Audiotape of Etta Freilich Wandrei

Recorded December 22, 1980

Universal City, Texas

My mother, Etta Freilich Wandrei

Vishni Bystra was in the lower Carpathian Mountains of what was then Czechoslovakia. It wasn't a big town. We had only about 1000 people altogether. The largest majority was of Christians but there were a good number of Jews. Most of the Christians were "hillbillies," that is, farmers, sharecroppers, who worked for the Jews. Very few had their own businesses. The Jews were better off. A few were very rich landlords but most were middle-class and a very few were very poor.

House of the Hoifmans, a wealthy family

 We had no electricity and used kerosene instead. The streets were paved except for the ones that went into the hills. We had no cars. We used a horse and buggy to go between towns. We did our shopping and went to the doctor in Volevec. One family owned a horse and buggy and if you wanted to, they went early in the morning and came back late in the afternoon. Once a day a bus came through that went through all the villages to the big city to catch a train. It took four hours to get to the big city, Chust, the biggest city our area. It was big deal when the bus came back and we'd come to see who would come on the bus.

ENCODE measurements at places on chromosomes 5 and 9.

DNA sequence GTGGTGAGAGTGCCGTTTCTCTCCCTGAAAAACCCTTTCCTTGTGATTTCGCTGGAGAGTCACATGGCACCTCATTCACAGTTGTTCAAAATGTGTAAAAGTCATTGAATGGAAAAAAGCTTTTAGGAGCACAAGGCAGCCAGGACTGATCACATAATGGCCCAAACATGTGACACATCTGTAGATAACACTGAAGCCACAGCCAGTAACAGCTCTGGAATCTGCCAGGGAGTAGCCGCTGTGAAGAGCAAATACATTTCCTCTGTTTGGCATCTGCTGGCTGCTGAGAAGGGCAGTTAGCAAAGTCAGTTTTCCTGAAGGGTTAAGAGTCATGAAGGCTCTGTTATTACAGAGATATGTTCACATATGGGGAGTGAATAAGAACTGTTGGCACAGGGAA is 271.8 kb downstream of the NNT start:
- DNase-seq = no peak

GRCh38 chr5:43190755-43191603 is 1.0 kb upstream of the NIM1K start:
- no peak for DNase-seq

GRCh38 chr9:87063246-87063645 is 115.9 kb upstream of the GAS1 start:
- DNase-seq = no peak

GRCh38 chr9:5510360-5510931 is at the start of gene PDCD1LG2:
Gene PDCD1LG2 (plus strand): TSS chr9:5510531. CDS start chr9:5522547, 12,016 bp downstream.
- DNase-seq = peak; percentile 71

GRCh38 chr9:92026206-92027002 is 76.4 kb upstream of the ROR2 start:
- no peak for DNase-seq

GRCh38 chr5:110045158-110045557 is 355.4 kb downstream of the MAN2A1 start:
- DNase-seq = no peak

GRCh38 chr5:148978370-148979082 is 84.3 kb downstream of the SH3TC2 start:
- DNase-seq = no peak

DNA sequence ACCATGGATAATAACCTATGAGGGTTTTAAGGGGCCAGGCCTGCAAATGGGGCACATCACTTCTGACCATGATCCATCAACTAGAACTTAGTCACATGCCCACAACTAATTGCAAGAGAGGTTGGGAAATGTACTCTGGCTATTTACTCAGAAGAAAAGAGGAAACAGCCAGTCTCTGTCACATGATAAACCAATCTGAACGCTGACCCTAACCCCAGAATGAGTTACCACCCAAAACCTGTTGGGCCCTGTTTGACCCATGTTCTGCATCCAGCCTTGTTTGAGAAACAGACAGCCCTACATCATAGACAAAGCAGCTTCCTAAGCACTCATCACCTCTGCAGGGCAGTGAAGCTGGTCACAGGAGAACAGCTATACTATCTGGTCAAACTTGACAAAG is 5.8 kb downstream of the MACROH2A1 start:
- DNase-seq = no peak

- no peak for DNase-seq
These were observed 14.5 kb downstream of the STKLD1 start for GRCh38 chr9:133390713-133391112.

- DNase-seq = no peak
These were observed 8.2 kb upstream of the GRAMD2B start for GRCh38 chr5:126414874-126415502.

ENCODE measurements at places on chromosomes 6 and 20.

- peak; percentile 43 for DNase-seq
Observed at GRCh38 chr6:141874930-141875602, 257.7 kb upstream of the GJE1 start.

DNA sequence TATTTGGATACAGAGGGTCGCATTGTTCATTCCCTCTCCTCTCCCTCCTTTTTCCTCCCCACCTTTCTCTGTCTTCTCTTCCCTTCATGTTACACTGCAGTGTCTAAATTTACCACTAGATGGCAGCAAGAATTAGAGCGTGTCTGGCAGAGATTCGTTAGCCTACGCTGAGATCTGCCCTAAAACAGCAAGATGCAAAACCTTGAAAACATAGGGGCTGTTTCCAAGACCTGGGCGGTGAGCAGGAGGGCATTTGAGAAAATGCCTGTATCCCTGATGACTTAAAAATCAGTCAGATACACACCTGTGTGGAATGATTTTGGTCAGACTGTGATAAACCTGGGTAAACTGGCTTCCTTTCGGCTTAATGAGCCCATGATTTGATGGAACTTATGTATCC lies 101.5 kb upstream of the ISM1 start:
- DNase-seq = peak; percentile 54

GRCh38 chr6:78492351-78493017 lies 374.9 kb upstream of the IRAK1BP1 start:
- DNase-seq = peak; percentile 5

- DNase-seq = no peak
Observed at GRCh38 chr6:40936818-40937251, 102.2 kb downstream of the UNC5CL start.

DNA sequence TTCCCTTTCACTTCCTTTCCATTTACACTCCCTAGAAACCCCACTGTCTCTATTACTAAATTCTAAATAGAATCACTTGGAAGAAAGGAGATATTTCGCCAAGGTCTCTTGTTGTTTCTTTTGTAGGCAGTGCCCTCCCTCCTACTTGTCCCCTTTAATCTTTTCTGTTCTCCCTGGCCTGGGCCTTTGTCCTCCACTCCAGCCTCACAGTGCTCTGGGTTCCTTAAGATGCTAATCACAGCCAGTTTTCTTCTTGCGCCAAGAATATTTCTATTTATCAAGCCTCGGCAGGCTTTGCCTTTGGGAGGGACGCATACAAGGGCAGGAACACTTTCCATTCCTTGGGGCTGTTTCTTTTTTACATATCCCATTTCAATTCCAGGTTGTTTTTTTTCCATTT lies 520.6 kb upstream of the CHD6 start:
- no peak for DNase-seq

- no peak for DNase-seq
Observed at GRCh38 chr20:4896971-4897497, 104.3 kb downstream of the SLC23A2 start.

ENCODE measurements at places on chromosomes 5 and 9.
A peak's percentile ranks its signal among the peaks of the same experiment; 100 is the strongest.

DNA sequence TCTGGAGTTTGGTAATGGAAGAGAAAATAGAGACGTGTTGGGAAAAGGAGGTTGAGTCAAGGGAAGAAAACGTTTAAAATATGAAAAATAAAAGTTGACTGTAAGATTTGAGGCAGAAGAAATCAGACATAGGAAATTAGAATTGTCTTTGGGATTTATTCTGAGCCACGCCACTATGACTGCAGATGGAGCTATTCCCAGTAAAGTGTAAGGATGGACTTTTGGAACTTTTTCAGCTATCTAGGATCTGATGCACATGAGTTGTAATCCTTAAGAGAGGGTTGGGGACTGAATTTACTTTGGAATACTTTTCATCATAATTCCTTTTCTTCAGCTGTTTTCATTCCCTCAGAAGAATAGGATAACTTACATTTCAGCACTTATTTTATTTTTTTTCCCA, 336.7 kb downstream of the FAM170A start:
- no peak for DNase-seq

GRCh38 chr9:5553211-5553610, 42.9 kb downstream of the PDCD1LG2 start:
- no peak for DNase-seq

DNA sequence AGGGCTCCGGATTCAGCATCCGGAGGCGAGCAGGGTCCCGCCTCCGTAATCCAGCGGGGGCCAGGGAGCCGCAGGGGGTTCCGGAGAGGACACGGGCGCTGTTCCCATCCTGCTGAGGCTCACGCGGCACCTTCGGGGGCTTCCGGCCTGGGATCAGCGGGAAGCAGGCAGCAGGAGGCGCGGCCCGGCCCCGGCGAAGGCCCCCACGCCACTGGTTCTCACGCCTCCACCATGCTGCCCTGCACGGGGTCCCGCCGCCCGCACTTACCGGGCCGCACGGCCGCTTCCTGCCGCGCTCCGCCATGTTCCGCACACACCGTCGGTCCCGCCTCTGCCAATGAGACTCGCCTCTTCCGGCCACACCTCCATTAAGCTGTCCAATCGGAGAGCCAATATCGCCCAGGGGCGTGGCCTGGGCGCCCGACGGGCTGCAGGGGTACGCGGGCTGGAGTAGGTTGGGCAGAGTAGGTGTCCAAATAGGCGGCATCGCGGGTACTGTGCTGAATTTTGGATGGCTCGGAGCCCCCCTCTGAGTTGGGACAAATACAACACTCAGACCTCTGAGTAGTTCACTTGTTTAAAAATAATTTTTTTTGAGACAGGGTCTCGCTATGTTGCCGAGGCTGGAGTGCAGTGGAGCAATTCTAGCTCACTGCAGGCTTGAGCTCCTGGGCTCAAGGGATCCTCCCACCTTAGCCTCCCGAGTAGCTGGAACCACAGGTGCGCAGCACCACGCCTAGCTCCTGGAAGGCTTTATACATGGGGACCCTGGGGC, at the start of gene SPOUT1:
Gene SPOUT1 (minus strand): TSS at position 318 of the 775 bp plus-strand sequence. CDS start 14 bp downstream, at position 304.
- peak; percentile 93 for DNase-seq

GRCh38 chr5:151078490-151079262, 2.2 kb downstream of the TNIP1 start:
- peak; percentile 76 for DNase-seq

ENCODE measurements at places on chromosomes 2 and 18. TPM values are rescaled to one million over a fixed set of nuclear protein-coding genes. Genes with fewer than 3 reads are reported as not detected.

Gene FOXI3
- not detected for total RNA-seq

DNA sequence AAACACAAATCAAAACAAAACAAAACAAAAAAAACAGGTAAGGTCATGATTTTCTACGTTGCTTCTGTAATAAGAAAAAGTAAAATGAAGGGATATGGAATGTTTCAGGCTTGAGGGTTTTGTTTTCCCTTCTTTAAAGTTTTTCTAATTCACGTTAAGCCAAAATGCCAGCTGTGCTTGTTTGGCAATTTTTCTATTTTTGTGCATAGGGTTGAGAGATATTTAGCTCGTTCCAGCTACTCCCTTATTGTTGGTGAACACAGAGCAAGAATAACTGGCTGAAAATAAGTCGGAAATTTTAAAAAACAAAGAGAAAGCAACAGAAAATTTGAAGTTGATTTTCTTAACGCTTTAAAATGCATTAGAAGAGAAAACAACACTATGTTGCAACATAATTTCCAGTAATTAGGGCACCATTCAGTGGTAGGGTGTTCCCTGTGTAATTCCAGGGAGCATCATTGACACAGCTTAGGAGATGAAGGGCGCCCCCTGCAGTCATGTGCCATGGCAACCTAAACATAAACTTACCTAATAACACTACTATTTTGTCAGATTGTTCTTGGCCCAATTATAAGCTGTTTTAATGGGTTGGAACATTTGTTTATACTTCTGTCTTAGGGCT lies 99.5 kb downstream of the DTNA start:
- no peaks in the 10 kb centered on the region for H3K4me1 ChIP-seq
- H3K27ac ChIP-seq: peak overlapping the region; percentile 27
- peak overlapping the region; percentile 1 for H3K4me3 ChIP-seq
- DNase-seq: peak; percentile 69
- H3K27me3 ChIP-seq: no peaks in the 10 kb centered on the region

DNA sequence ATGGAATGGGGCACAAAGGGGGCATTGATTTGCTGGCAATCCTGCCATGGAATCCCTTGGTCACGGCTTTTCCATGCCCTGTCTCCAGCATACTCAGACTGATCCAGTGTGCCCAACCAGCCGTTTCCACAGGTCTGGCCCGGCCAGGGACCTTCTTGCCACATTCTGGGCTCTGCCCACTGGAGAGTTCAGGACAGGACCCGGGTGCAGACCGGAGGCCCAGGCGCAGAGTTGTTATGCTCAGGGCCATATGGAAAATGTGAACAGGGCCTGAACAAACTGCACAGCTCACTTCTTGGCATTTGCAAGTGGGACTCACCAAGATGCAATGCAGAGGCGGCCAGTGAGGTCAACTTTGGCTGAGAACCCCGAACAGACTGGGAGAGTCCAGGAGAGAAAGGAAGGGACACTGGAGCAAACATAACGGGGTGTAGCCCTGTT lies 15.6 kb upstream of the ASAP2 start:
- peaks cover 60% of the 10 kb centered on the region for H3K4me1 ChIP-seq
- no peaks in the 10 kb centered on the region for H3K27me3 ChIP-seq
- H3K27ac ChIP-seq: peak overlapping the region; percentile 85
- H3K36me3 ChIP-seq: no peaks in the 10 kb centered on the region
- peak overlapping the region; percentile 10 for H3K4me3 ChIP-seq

In the summer we had a lot of tourists because we were a summer resort. We had mineral baths in the mountains. People came for their vacations. It was a big deal for us because people came from different cities and even different parts of the world. We had no hotel. They'd stay in rented rooms. Some would stay up in the mountains in cabins where the baths were. We'd climb the trees. It was very beautiful.  The mineral spring